Do you know why God has an infinite supply of grace? Because God—by coming into the world through Jesus Christ—has paid an infinite price for it: he’s paid for it with the gift of his own precious life! He didn’t have to, but he chose to out of love.
I know that some of you here this morning doubt that God could ever forgive you. You think, “I’ve done too much harm. I’ve hurt too many people. I’ve sinned against God too often.” There are some of you here this morning who, even though in the past you’ve placed your faith in Christ and were baptized, you still worry and wonder about your own salvation.
Here’s my question: Do you think your sin is more powerful than God’s love? Do you think your sin is stronger than the cross? The apostle Paul talks about this in Romans. He writes, “Therefore just as one man’s trespass led to condemnation for all, so one man’s act of righteousness leads to justification and life for all.” In other words, your sin and my sin—no matter how ugly and awful and shameful and destructive—are no match for the love and mercy and grace of God that was poured out on the cross!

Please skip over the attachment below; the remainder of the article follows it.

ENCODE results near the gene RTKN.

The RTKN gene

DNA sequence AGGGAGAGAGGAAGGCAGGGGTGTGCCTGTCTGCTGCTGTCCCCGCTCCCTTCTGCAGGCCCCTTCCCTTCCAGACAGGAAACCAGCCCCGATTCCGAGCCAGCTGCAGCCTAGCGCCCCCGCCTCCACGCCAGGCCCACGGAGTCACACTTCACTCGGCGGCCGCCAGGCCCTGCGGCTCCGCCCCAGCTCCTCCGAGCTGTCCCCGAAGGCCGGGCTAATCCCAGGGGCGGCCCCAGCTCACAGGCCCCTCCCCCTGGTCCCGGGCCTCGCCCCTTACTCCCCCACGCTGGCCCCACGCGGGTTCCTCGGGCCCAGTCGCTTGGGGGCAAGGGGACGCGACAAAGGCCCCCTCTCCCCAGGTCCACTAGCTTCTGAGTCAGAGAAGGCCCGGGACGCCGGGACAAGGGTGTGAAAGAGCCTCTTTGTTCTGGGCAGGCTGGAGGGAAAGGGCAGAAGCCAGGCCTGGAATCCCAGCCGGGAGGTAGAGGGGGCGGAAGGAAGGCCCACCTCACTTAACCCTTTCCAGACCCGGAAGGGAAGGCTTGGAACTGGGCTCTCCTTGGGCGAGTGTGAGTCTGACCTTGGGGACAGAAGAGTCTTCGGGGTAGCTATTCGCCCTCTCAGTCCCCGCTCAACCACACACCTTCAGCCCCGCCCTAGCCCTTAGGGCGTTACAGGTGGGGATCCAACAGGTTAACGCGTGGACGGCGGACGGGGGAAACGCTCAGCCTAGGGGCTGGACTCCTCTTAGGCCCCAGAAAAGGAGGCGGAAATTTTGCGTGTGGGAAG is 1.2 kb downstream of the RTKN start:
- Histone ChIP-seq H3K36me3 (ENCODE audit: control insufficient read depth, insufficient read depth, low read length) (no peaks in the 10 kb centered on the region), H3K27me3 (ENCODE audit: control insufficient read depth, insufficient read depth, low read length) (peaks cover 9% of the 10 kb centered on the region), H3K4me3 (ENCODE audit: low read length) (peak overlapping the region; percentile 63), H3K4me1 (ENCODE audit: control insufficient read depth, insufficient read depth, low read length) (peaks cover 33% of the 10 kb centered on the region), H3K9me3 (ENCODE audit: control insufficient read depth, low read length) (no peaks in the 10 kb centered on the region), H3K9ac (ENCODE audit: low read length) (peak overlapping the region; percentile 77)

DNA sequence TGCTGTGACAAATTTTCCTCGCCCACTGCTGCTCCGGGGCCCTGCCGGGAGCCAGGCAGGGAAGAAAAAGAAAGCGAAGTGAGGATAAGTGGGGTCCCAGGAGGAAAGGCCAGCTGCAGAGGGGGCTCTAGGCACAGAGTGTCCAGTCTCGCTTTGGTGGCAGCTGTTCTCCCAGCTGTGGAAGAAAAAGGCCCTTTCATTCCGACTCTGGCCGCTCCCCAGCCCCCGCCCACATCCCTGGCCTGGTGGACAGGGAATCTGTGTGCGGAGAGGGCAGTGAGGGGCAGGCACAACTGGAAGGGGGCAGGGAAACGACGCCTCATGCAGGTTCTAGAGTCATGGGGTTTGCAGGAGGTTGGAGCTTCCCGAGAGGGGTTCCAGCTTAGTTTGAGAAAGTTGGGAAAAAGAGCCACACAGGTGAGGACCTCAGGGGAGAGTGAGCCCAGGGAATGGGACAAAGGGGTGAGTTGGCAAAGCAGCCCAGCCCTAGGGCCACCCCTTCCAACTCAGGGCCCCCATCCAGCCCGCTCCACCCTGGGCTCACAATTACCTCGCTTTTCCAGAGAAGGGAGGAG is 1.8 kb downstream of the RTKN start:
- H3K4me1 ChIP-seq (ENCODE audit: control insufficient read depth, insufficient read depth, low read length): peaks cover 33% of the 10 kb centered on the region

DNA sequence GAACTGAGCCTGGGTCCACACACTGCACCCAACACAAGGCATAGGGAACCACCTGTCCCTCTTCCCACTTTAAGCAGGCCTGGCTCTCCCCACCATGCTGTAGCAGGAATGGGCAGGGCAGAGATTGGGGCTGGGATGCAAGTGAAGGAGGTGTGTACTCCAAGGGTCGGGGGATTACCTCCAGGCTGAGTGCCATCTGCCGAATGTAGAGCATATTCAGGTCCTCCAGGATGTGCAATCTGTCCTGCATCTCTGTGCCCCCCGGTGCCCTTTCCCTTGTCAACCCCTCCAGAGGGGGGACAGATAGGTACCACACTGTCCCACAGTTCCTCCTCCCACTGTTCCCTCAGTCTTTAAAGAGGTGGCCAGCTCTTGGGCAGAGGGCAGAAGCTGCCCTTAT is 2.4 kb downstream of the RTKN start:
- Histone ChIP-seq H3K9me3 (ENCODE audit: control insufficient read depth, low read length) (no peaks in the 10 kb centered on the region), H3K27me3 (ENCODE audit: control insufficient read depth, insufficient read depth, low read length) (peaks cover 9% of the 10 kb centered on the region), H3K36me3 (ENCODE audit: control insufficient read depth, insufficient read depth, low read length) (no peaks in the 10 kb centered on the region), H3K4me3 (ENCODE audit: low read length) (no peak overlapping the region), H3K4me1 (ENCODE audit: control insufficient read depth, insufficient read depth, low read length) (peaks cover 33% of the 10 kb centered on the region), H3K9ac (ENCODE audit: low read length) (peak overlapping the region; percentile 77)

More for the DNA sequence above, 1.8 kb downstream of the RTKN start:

Look: I don’t know whether the public or these former friends and associates will ever forgive Lance Armstrong. That’s asking a lot of human beings—as I indicated, we tend to have a have a lot of “older brother” inside of us. But the question of whether God will forgive Lance Armstrong—or even regular sinners like you and me—that is easy to answer. God will… At least if we do what the prodigal son does… and take that first tentative step of faith and turn around. The moment we do, we’ll find a gracious, loving, merciful God waiting to receive us. Amen.
We still haven’t said enough about God’s love and grace and forgiveness in this parable. And we haven’t said enough about the older son. We’ll get to that next week. So come back!
 Timothy Keller, The Prodigal God: Recovering the Heart of the Christian Faith (New York: Riverhead, 2008), 18-19.